Winter, P. and Pearce, P., Thames Water Research and Development(free)
It is common practice in the UK Water Industry to blend surplus activated sludge (SAS) and primary sludge prior to conventional digestion. Within Thames Water, the majority of the anaerobic digestion plants operate with a blended feed sludge. The problematic of processing these two very different types of sludge is understood however little scientific information is available considering parallel digestion of SAS and primary sludge. The paper is a continuation of research, which suggested that digestion of SAS and primary together potentially compromise biogas production. The paper discusses digester performance criteria and reviews recent literature. Data derived from an improved research digestion facility that was operated with a pumped feed and on-line monitoring of operational parameters are reviewed. Two anaerobic digesters (60 litre volume) were operated in parallel and fed with SAS and primary sludge respectively. The results show that a SAS only digester could produce stable digestion performance with a relatively low biogas yield. Digestion of primary sludge may produce more biogas in comparison; however a primary digester may require close monitoring for early recognition of acidification.
Keywords: Surplus Activated Sludge, Primary Sludge, Anaerobic Digestion
It is common practice in the UK Water Industry to blend surplus activated sludge (SAS) and primary sludge prior to conventional digestion. Within Thames Water, approximately 60% of the 180,000tds of SAS produced in 2007 were processed at anaerobic digestion plants that operate with a blended feed sludge of SAS and primary. Recent research suggests that digestion of SAS and primary together potentially compromises gas production and that gas production could be increased if SAS and primary were digested separately (Winter et al., 2009). Mininni et al. (2009) suggested that separate treatment of primary and secondary sludge could facilitate sustainable sludge management. Primary sludge accumulates pollutants and could therefore be considered for thermal treatment post digestion, whereas SAS contains the majority of the nitrogen and could be considered for land application.
Surplus Activated Sludge (SAS)
Surplus activated sludge has relatively low degradability, especially that resulting from the operation of activated sludge plants at long sludge ages (Carrrere et al., 2010). Winter et al. (2009) demonstrated this through the potential to produce Volatile Fatty Acids (VFA) from SAS derived from various sludge ages. Bolzonella et al. (2004) suggested a clear relationship between gas production during anaerobic digestion and solid retention time in the activated sludge process. The composition of SAS is fundamentally different to that of primary sludge because the activated sludge process results in biomass composed of microbial and extracellular polymeric substances (EPS). These are a complex mixture of biopolymers comprising polysaccharides, proteins, nucleic acids, uronic acids, humic substances, and lipids, amongst others. EPS is relatively recalcitrant to anaerobic digestion by nature (Carrrere et al., 2010). SAS has a low C:N ratio and may contain 40% protein (Gonzales, 2006). The theoretical gas production from SAS can be assessed based on elemental constituents. Various authors (Mininni et al., 2004; Horan and Lowe, 2008) showed that the biogas potential from SAS is relatively high, between 0.767 – 0.868 Nm3/kg VS, considering that the digestibility of SAS is commonly perceived as poor.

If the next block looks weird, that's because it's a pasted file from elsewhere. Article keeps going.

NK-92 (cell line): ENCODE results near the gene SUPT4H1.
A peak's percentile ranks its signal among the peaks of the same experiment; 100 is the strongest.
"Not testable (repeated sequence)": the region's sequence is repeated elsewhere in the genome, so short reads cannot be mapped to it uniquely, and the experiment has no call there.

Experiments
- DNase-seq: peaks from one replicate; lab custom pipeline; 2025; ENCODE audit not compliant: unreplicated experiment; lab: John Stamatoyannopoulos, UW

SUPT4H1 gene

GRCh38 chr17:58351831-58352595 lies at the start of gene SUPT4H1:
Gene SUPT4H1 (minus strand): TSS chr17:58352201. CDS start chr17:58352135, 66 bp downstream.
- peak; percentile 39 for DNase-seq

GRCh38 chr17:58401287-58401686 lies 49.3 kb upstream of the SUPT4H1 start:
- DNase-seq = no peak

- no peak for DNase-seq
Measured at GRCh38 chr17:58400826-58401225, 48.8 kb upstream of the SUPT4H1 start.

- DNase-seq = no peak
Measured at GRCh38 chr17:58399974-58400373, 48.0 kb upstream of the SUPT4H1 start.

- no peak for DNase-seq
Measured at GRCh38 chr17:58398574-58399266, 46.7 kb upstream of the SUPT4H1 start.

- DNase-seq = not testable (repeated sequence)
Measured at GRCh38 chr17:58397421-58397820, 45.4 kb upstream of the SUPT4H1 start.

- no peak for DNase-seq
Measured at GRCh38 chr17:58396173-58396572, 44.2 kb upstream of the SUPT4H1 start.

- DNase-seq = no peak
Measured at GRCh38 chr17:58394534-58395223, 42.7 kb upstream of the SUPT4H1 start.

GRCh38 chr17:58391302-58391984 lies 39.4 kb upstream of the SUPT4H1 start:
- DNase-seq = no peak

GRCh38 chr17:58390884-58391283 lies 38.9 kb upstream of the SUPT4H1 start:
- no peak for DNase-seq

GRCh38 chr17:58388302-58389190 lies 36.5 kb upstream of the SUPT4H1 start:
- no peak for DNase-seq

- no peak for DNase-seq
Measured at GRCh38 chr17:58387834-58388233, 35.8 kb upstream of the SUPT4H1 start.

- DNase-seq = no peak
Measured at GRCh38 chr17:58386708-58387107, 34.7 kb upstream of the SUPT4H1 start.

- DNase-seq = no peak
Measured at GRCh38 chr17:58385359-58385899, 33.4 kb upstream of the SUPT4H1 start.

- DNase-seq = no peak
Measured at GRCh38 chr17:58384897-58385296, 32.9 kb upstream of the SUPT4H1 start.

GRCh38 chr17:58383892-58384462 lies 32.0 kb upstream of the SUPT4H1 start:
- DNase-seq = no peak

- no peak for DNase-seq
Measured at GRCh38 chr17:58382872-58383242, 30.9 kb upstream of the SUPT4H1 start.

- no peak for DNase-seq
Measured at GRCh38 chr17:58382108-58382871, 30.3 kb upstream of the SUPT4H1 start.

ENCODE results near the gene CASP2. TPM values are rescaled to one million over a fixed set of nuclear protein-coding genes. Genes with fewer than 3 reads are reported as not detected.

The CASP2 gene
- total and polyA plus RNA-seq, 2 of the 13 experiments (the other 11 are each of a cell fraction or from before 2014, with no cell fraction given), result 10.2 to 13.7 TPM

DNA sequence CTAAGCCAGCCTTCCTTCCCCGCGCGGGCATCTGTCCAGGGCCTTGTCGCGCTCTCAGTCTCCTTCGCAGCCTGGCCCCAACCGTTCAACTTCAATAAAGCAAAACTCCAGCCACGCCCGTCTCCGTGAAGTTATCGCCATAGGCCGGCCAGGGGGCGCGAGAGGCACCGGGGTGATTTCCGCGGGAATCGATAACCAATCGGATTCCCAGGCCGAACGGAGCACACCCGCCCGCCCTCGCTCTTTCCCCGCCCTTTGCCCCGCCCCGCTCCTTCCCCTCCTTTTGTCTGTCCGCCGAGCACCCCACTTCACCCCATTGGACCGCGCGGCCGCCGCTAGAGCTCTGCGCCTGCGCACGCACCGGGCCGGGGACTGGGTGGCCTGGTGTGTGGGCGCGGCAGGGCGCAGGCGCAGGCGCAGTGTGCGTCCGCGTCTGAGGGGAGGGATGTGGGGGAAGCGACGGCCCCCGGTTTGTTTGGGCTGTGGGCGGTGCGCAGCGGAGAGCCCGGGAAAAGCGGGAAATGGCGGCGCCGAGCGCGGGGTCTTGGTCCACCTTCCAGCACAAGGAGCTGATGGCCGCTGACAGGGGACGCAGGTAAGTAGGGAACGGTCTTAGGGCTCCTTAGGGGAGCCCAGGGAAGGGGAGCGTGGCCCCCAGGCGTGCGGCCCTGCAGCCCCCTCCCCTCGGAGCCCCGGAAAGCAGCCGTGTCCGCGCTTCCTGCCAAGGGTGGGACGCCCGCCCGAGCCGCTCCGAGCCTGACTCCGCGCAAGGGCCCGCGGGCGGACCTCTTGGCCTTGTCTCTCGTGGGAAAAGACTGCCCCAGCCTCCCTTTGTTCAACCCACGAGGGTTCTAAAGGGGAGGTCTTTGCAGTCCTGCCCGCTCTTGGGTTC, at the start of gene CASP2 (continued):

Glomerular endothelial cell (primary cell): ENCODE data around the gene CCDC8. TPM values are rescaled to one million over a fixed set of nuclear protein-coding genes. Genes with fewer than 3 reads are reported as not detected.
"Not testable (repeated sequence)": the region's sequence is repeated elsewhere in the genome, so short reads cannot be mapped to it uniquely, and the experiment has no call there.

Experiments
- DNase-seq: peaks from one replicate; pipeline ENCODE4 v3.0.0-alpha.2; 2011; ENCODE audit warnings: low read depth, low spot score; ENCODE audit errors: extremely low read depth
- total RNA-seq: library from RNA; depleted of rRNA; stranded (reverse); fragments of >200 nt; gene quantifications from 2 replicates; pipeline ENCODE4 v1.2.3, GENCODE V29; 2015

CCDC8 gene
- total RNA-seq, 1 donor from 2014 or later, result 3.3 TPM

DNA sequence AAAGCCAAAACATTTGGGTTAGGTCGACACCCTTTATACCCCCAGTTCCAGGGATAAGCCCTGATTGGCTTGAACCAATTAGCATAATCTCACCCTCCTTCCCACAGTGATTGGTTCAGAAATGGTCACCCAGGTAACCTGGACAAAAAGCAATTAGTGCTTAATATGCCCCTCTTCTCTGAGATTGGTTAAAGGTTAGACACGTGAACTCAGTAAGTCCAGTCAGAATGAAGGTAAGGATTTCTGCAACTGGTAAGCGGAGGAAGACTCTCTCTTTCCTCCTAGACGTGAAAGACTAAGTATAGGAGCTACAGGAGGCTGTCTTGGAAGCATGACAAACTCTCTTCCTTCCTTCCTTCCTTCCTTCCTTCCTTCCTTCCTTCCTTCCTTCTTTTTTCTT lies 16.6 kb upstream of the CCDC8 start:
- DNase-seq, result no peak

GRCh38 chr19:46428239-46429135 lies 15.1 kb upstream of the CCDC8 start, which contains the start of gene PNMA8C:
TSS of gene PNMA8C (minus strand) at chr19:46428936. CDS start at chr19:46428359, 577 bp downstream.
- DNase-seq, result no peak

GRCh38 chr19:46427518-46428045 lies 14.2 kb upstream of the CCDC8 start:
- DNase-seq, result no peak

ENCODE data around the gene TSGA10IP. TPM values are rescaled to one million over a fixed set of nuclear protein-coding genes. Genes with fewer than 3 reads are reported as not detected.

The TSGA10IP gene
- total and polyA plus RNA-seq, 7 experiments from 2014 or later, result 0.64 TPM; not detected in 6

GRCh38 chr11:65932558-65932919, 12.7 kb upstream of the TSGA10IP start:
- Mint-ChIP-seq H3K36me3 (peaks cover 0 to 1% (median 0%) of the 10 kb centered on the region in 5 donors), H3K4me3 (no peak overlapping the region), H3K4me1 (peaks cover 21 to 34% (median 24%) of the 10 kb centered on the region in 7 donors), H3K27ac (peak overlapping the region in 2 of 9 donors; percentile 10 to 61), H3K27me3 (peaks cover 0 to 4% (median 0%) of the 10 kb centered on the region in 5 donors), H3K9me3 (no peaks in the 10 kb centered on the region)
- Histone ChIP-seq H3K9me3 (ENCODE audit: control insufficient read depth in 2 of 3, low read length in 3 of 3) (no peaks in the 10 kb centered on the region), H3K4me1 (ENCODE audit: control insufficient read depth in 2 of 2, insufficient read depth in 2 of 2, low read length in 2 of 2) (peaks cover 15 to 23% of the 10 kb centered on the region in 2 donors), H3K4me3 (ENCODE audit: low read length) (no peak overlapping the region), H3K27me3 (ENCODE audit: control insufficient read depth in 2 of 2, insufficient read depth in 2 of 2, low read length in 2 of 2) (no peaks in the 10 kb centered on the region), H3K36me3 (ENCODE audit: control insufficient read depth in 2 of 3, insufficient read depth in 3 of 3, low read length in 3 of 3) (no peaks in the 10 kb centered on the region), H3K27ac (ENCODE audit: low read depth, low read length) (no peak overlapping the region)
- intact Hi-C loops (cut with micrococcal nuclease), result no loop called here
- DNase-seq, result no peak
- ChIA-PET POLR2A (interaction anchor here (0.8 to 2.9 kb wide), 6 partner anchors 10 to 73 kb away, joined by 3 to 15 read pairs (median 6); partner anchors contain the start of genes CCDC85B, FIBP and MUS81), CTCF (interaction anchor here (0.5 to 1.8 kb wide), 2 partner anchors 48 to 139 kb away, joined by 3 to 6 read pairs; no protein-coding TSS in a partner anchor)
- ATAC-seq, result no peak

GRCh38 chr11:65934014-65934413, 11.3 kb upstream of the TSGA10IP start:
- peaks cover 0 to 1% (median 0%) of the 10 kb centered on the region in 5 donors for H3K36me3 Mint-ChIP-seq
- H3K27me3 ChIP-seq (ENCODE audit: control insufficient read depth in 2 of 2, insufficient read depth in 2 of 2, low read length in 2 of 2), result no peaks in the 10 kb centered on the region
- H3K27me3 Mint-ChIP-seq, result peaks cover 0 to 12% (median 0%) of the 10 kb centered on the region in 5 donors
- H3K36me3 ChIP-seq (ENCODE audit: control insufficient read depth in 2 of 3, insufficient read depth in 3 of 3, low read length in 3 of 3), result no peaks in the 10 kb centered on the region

Primary sludge comprises of settleable solids derived from primary settlement tanks. It is mostly organic matter that is highly putrescible. Typically, primary sludge has a higher C:N ratio than secondary sludge. Gonzales (2006) showed that a primary sludge studied contained 17% protein but 27% carbohydrates. Biogas production from primary sludge could be between 0.842 – 0.968 Nm3/kg VS (Mininni et al., 2004; Horan & Lowe, 2008). However, Horan & Lowe (2008) suggest that sewage sludges are in general a poor feedstock for anaerobic digestion because it contains insufficient carbon and too much nitrogen. Barber & Lancaster (2009) calculated a theoretical gas yield from sewage sludge at 35oC as 1.07 m3/kg VS destroyed.